The right-wing extremist who killed dozens of teenagers in Norway told police he had originally planned to capture and execute leading Labor Party politicians whom he viewed as traitors, a newspaper reported Friday.
The Norwegian VG tabloid, citing leaked police interrogations with Anders Behring Breivik, reported that Breivik's aim was to kill former Norwegian Prime Minister Gro Harlem Brundtland, Foreign Minister Jonas Gahr Stoere or Eskil Pedersen, head of the Labor Party's youth wing.
But only Pedersen was present when the 32-year-old Norwegian arrived July 22 at the Labor Party youth camp after setting off a bomb that killed eight people in Oslo. Pedersen survived Breivik's attack but 69 other people were killed at the Utoya Island camp.
The newspaper's account paints a picture of a determined killer who planned the attacks in minute detail and who became even more determined to carry out the massacre at Utoya once he realized that the Oslo building he had bombed didn't collapse.
VG said Breivik's initial plan was to take one of the leading Labor Party officials hostage at Utoya and read a death sentence before carrying out an execution. He had prepared a speech for that, which he later recited to investigators, it said.
Gahr Stoere had visited Utoya the day before, while Brundtland had left the island just hours before Breivik arrived.
VG executives declined to say how the paper obtained the interrogation details. Police, however, released a statement calling it "unfortunate" that classified documents from the investigation had leaked. It said the documents had been made available to police, defense lawyers and lawyers representing survivors and the families of victims.
Police attorney Pal-Fredrik Hjort Kraby added "this is not information that to a large extent will harm the investigation" and said police would investigate the leak.
Spokesmen for Gahr Stoere and Pedersen declined to comment on the report. Brundtland's spokesman didn't immediately return calls.
Breivik, who surrendered to a SWAT team on Utoya, has confessed to the attacks, but pleaded not guilty to terror charges, claiming he was in a state of war and therefore not criminally liable. At his first public court hearing Monday, he declared himself a military commander of a Norwegian resistance movement before the judge cut him off.
In a 1,500-page document posted online before the attacks, Breivik laid out a blueprint for a nationalist revolution to overthrow governments he claims have let their countries down by allowing Muslim immigrants to settle in Europe.
Investigators believe Breivik plotted and carried out the attacks on his own and haven't found any evidence supporting his claims of belonging to a militant network.
VG said Breivik sent his online manifesto to 1,003 recipients from his mother's apartment before driving a van packed with a 950-kilogram (2,100-pound) fertilizer bomb to downtown Oslo. He parked the van outside the main government building, ignited the fuse with a lighter, locked the car and walked away.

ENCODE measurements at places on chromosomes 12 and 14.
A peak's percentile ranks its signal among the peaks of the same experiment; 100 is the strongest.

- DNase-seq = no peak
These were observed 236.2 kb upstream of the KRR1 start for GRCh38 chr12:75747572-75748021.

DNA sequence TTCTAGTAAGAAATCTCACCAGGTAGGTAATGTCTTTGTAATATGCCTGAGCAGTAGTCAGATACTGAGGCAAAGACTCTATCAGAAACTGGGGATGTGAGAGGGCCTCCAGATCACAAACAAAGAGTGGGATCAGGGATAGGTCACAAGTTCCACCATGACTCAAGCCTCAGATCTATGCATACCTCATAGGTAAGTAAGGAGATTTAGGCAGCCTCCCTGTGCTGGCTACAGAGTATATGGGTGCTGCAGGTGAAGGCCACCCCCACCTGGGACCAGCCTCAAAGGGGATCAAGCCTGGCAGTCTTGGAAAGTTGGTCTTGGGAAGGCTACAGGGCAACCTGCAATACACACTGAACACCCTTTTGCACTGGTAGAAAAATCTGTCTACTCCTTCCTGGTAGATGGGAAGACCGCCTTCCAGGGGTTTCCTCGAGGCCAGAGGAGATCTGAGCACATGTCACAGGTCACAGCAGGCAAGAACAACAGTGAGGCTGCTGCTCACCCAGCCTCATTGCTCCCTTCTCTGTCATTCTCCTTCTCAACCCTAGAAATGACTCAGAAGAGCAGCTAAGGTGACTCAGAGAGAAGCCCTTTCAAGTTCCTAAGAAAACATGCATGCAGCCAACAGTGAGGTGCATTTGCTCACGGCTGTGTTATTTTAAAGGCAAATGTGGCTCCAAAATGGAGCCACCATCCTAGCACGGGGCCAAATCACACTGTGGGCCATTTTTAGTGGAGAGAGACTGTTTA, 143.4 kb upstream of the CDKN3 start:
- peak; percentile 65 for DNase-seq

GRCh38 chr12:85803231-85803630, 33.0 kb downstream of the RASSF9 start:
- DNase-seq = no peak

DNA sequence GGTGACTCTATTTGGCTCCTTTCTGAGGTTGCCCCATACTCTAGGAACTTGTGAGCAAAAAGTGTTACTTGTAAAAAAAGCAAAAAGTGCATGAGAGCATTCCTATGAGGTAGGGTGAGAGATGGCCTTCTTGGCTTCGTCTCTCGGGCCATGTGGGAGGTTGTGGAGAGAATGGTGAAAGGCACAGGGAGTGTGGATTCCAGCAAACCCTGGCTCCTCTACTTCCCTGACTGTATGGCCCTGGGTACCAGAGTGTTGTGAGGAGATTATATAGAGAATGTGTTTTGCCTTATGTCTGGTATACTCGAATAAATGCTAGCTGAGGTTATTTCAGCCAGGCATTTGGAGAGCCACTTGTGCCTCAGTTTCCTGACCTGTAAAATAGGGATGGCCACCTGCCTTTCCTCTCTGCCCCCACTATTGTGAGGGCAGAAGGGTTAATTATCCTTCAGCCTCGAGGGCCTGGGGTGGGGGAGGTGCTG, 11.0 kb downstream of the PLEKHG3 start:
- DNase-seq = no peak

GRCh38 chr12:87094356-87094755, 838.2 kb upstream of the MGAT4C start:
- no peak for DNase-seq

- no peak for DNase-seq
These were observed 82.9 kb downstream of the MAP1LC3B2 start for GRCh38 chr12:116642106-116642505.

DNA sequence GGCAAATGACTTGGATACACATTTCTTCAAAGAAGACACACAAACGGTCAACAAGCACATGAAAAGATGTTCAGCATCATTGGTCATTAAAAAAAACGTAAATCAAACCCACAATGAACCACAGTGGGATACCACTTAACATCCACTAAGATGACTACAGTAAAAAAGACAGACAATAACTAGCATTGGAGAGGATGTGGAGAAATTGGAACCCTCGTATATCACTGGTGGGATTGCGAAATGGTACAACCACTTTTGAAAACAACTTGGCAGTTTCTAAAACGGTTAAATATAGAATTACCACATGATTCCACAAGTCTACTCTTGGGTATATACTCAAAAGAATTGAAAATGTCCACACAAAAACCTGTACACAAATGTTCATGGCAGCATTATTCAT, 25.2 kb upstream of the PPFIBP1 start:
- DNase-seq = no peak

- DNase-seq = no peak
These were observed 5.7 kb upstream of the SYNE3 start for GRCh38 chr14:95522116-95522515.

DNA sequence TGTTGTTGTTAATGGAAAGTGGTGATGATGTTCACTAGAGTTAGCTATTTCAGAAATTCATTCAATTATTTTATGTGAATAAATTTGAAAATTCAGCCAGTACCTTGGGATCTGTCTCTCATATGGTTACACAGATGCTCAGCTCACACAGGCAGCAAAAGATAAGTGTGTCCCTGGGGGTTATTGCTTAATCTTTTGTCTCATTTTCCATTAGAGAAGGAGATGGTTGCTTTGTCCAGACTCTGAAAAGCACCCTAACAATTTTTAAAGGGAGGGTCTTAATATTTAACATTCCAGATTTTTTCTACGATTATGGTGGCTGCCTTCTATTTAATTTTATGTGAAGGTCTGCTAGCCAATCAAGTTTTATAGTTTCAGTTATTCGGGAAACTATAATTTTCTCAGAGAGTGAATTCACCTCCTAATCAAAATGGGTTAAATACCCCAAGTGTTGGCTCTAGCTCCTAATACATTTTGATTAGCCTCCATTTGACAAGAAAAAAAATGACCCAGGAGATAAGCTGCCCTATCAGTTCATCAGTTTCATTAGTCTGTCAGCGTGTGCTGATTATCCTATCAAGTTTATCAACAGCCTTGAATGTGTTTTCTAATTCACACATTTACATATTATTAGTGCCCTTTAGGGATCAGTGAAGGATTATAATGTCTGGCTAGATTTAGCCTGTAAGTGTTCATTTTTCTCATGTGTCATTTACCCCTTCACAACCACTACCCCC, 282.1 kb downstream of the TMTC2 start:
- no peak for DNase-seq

"I was very nervous at the moment when I lit up, and thought that there is no way back and that I possibly would die in 2 seconds," VG quoted Breivik telling police.
He went to a getaway car a few blocks away in which he had at least 500 rounds of ammunition, a flak jacket, plastic handcuffs and two devices for quick loading of gun clips.
Breivik didn't hear the bomb go off but heard about it later on the radio, according to VG's account. Disappointed that the building hadn't collapsed, he began the second part of his plan, driving under the speed limit toward Utoya, 25 miles (40 kilometers) from Oslo.
At the lake dock, he told the guard to summon the ferry, saying he was a police officer who needed to brief Labor members about the Oslo bomb. Hundreds of people including teenagers from across Norway had gathered on the island for an annual summer retreat.
As he arrived, Breivik briefly thought about calling the attack off, VG said. Instead he opened fire on guards on the shore, but spared the boat crew because he didn't know if they were linked to the Labor Party.
Methodically he moved around the island, luring youths out of their hiding places before gunning them down.
Breivik told investigators he expected police to arrive some 15 minutes after he started shooting. It took about 80 minutes before a SWAT team arrived, according to a police timeline.
VG said Breivik needed several attempts to get through on the phone to police. He stated his name and said he was a resistance fighter in an anti-communist movement before he got disconnected.
He decided it would be cowardly to kill himself and turned himself over to the SWAT team.
If found guilty of terrorism, Breivik could be sentenced to 21 years in prison. An alternative custody arrangement _ if he is still considered a danger to the public _ could keep him behind bars indefinitely. The trial begins April 16.
Associated Press writer Bjoern H. Amland contributed to this report.
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